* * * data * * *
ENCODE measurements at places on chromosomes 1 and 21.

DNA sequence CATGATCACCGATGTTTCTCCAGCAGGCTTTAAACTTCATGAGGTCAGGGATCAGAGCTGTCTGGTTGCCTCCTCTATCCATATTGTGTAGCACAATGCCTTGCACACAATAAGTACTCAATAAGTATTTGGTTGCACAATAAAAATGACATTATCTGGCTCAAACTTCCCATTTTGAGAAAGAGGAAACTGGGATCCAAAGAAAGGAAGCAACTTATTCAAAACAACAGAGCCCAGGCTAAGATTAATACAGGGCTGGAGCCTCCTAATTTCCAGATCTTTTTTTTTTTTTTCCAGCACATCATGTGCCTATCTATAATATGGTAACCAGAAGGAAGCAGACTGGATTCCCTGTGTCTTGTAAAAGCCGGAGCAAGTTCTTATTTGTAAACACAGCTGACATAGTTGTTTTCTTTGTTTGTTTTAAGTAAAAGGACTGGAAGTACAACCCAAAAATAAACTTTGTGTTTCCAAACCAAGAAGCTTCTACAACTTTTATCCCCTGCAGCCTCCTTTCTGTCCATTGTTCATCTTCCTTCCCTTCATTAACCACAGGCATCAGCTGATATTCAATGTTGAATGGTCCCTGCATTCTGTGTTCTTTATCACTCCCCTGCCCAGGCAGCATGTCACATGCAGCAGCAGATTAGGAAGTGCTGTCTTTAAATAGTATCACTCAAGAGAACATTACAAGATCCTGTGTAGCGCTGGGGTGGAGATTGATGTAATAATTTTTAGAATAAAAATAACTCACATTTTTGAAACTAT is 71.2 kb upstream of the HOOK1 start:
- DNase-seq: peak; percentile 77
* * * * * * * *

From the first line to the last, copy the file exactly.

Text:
ENCODE measurements at places on chromosomes 1 and 21.

DNA sequence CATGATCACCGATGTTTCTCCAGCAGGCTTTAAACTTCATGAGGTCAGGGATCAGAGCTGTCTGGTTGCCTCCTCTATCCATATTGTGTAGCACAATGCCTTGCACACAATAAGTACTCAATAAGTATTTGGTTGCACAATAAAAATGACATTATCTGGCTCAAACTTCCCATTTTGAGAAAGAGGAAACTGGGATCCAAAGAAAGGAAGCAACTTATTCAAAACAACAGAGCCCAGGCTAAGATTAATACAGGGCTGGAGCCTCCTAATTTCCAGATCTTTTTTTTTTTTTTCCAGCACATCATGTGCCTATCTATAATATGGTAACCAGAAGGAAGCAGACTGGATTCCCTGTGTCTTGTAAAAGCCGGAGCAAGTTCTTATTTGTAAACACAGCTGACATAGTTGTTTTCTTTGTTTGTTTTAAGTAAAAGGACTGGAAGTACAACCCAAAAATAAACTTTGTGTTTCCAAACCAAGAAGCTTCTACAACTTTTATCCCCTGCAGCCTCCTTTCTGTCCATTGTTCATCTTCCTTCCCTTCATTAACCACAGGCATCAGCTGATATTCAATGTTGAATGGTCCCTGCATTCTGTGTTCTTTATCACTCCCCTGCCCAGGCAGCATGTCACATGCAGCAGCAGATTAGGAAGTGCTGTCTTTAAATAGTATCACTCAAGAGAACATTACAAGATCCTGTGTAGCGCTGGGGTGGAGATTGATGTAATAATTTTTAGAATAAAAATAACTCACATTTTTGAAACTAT is 71.2 kb upstream of the HOOK1 start:
- DNase-seq: peak; percentile 77